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Come to Cheshire Woodlands for your management plan and make the difference with timely, low-cost management interventions in Chapel-en-le-Frith to assure the long-term value and continuity of your tree or woodland asset.

photograph - forest plantationWhether you require a management plan, timber valuation, ecological management, disabled access or cycle tracks, Cheshire Woodlands can provide the expertise.

In recent years, a combination of factors has produced a shift in emphasis in woodland management from timber production to a multi-benefit approach with an increased awareness of wildlife conservation, public access and leisure provision.

Take a look at our 'Tree Risk Management' section to see how Quantified Tree Risk Assessment can help you to manage public access and nature conservation while at the same time discharging your duty of care for safety in your woodlands.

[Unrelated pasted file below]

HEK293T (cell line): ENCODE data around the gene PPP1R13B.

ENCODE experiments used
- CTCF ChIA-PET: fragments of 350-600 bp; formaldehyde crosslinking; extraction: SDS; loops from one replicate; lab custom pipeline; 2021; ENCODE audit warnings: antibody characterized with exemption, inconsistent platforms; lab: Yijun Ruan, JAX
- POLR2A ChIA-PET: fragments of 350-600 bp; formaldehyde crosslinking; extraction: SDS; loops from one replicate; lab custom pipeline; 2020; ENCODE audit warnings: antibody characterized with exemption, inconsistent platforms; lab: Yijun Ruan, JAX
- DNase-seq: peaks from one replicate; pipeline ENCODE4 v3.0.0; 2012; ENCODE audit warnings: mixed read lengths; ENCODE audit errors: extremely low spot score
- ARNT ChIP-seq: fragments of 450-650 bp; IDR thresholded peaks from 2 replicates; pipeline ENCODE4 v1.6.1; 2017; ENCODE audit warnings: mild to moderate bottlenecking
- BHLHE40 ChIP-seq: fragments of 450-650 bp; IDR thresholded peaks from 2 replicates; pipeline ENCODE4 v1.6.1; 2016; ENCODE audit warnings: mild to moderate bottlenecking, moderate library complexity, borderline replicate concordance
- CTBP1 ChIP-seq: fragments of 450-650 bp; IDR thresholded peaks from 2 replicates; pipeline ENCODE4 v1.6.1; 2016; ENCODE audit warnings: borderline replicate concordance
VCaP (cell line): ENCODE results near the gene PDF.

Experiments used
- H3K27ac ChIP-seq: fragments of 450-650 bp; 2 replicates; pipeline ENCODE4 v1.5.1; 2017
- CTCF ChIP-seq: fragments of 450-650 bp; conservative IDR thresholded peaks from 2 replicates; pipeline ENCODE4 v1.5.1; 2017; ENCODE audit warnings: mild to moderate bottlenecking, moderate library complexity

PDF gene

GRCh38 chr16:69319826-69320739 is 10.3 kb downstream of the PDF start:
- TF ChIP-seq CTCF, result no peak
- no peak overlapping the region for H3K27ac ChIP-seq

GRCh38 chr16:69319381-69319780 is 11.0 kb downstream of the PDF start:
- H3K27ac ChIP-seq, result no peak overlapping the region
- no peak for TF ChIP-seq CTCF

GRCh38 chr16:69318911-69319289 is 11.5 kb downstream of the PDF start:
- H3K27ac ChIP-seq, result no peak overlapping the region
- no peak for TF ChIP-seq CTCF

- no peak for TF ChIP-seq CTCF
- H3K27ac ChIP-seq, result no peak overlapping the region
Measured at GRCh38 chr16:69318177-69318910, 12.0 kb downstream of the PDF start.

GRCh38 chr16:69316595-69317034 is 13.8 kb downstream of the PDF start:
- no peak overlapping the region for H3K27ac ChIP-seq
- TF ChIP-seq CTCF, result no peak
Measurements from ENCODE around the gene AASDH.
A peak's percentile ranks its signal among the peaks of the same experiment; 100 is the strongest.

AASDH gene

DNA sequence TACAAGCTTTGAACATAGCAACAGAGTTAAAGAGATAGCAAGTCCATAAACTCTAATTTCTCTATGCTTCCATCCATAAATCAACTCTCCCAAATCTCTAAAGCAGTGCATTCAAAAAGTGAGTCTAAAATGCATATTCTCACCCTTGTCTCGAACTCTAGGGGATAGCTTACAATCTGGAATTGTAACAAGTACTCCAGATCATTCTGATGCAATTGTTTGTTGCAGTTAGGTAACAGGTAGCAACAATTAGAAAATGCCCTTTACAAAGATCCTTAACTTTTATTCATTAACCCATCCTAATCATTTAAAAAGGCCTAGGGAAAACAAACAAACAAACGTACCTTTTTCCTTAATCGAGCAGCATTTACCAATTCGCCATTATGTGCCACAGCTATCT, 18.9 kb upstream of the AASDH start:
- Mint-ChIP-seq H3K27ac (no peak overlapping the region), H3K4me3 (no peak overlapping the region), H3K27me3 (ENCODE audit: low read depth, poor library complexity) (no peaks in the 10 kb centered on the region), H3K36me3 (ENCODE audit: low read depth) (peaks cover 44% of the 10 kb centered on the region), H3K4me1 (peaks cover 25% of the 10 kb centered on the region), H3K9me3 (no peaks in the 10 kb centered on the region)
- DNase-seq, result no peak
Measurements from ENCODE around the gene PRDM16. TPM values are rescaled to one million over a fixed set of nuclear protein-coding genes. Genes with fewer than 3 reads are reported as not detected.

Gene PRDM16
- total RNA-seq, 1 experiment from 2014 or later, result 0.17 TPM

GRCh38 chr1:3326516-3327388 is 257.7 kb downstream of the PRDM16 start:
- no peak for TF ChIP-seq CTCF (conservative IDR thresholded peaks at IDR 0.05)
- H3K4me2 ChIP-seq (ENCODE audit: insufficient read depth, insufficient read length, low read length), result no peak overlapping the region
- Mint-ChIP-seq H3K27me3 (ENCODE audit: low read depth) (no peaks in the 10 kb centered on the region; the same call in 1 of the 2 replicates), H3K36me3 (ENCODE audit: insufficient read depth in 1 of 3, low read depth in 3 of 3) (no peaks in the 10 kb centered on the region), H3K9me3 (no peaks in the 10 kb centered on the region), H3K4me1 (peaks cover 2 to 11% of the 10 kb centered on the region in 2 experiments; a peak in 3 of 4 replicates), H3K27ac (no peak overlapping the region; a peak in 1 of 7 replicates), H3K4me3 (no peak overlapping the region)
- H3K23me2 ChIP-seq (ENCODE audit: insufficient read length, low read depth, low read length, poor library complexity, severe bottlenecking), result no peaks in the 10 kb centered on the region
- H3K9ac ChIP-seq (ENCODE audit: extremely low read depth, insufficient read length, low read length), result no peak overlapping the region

About Chapel-en-le-Frith

Chapel-en-le-Frith is a small town in Derbyshire and parts of the parish lie within the Peak District National Park, though the town itself is outside the Park boundary. The settlement was established by the Normans in the 12th century, originally as a hunting lodge within the Forest of High Peak. This led to the French-derived name of Chapel-en-le-Frith ("Chapel in the forest"). The town has several public houses, hotels and guesthouses, a tearoom, a golf club, a cricket club and a football club.

To the north lie the Dark Peak uplands, which are formed of millstone grit and are heather-covered, rugged and bleak. To the east are the hills of Chinley Churn, South Head and Kinder Scout. To the south is the more pastoral White Peak, consisting largely of limestone grasslands, but which still has spectacular bluffs and the occasional gorge. Combs Moss, a gritstone 'edge', dominates the valley in which Chapel lies from the south and Eccles Pike rises sharply above the town to its west.

Information courtesy of Wikipedia, licenced under the Creative Commons Attribution-ShareAlike licence.